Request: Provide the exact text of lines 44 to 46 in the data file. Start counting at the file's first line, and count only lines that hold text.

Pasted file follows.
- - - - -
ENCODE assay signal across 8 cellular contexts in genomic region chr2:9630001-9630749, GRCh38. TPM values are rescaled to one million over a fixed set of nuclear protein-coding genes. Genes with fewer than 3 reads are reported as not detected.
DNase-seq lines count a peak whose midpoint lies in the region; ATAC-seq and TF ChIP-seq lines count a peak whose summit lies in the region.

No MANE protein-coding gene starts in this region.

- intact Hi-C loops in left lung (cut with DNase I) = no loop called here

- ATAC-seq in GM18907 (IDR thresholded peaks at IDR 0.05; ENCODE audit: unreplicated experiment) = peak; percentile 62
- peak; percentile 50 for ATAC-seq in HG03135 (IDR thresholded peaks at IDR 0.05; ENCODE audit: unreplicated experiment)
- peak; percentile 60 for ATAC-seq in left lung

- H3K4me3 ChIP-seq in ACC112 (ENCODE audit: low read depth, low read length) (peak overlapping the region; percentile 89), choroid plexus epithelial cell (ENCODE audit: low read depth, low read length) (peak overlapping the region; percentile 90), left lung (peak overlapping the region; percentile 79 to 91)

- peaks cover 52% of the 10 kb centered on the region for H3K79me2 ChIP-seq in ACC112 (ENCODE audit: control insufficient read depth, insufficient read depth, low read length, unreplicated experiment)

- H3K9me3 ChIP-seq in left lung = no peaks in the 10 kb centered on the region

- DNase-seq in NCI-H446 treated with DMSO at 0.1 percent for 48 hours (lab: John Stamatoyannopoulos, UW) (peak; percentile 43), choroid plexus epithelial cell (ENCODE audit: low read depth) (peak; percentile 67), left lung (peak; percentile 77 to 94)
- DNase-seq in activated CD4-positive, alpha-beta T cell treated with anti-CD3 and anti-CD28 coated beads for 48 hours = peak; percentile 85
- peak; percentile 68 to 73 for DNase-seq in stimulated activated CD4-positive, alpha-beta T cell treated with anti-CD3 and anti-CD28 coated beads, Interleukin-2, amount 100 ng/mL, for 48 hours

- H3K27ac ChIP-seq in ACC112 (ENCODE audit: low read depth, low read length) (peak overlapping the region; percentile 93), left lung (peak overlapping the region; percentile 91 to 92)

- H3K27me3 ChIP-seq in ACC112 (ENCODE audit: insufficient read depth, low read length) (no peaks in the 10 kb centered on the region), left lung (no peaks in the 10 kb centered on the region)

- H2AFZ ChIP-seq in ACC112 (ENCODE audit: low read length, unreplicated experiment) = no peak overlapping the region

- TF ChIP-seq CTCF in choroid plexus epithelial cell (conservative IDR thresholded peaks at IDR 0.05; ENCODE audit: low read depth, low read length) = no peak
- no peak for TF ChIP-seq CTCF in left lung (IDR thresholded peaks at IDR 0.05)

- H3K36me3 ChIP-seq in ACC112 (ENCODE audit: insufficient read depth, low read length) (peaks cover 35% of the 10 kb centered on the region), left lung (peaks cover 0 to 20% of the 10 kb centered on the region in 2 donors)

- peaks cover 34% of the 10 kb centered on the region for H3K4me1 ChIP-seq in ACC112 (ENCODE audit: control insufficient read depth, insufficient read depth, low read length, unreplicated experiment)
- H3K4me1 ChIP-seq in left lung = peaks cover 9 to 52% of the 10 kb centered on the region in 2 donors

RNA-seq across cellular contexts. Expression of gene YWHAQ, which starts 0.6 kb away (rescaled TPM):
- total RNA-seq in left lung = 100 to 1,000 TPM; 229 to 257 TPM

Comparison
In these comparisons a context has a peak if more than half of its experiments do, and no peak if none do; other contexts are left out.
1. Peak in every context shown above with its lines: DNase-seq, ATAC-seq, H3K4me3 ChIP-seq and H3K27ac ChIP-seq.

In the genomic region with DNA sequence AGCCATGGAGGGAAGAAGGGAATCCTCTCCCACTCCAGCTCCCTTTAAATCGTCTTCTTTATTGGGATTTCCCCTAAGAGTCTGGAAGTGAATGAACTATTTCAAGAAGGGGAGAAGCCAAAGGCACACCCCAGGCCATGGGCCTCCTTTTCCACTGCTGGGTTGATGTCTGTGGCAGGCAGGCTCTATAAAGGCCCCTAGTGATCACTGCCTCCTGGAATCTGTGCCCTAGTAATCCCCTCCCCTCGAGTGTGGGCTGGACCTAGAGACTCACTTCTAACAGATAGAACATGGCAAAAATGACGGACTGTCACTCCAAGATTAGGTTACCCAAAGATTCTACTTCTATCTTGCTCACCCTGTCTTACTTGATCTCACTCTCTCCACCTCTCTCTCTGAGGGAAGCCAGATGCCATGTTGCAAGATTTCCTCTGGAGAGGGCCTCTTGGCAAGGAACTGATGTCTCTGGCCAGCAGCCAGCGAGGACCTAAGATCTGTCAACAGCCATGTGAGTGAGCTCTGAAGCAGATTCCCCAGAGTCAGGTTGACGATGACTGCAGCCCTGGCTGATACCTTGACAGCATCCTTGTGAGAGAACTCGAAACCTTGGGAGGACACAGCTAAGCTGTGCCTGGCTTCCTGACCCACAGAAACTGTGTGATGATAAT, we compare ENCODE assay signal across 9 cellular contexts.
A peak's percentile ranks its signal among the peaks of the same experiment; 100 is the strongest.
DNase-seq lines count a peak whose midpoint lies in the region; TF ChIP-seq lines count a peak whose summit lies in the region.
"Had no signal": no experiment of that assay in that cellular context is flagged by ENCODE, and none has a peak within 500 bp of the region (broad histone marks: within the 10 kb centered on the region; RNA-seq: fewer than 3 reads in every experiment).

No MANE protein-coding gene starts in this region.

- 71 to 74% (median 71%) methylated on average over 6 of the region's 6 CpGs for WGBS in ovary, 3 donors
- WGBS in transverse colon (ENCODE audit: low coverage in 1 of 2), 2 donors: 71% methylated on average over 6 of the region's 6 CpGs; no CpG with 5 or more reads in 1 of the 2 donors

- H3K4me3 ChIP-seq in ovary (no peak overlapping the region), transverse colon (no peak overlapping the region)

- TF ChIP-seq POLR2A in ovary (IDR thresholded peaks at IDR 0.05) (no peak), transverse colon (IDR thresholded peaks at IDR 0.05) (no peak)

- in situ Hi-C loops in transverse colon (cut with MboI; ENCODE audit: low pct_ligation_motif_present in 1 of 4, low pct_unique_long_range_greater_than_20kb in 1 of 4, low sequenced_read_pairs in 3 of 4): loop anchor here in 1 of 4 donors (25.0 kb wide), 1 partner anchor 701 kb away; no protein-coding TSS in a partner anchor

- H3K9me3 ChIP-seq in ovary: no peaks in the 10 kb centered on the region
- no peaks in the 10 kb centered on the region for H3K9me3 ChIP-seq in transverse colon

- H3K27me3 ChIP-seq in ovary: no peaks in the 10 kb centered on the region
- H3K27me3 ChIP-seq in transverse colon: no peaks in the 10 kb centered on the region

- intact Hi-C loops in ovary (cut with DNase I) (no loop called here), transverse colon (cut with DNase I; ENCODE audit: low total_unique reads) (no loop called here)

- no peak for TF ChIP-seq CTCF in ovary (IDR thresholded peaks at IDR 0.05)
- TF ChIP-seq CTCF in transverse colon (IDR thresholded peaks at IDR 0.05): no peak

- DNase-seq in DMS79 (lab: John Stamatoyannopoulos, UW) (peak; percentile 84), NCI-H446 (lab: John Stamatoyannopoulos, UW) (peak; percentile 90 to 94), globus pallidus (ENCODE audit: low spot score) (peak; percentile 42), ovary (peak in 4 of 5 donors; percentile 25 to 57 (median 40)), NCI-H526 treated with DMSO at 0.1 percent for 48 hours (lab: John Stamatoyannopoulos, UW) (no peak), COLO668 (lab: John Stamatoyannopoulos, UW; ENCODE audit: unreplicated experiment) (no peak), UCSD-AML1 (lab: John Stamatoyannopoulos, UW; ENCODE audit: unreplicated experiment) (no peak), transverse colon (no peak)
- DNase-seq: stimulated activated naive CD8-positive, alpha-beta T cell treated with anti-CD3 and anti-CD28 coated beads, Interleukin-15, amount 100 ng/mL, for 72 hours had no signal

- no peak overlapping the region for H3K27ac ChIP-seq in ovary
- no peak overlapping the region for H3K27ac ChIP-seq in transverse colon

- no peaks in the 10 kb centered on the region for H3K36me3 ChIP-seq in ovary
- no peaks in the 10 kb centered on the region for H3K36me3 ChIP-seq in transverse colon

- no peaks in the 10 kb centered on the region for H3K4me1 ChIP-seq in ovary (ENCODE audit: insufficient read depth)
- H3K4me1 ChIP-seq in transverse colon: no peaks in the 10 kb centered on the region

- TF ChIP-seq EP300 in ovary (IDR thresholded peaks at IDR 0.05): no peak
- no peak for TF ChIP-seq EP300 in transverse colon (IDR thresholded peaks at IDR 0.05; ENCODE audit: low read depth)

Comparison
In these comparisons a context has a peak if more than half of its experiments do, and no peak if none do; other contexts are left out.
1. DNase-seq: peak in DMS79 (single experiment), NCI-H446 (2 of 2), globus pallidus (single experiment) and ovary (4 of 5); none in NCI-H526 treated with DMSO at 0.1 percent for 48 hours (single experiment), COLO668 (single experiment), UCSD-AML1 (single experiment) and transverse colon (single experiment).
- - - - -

- DNase-seq in DMS79 (lab: John Stamatoyannopoulos, UW) (peak; percentile 84), NCI-H446 (lab: John Stamatoyannopoulos, UW) (peak; percentile 90 to 94), globus pallidus (ENCODE audit: low spot score) (peak; percentile 42), ovary (peak in 4 of 5 donors; percentile 25 to 57 (median 40)), NCI-H526 treated with DMSO at 0.1 percent for 48 hours (lab: John Stamatoyannopoulos, UW) (no peak), COLO668 (lab: John Stamatoyannopoulos, UW; ENCODE audit: unreplicated experiment) (no peak), UCSD-AML1 (lab: John Stamatoyannopoulos, UW; ENCODE audit: unreplicated experiment) (no peak), transverse colon (no peak)
- DNase-seq: stimulated activated naive CD8-positive, alpha-beta T cell treated with anti-CD3 and anti-CD28 coated beads, Interleukin-15, amount 100 ng/mL, for 72 hours had no signal

- no peak overlapping the region for H3K27ac ChIP-seq in ovary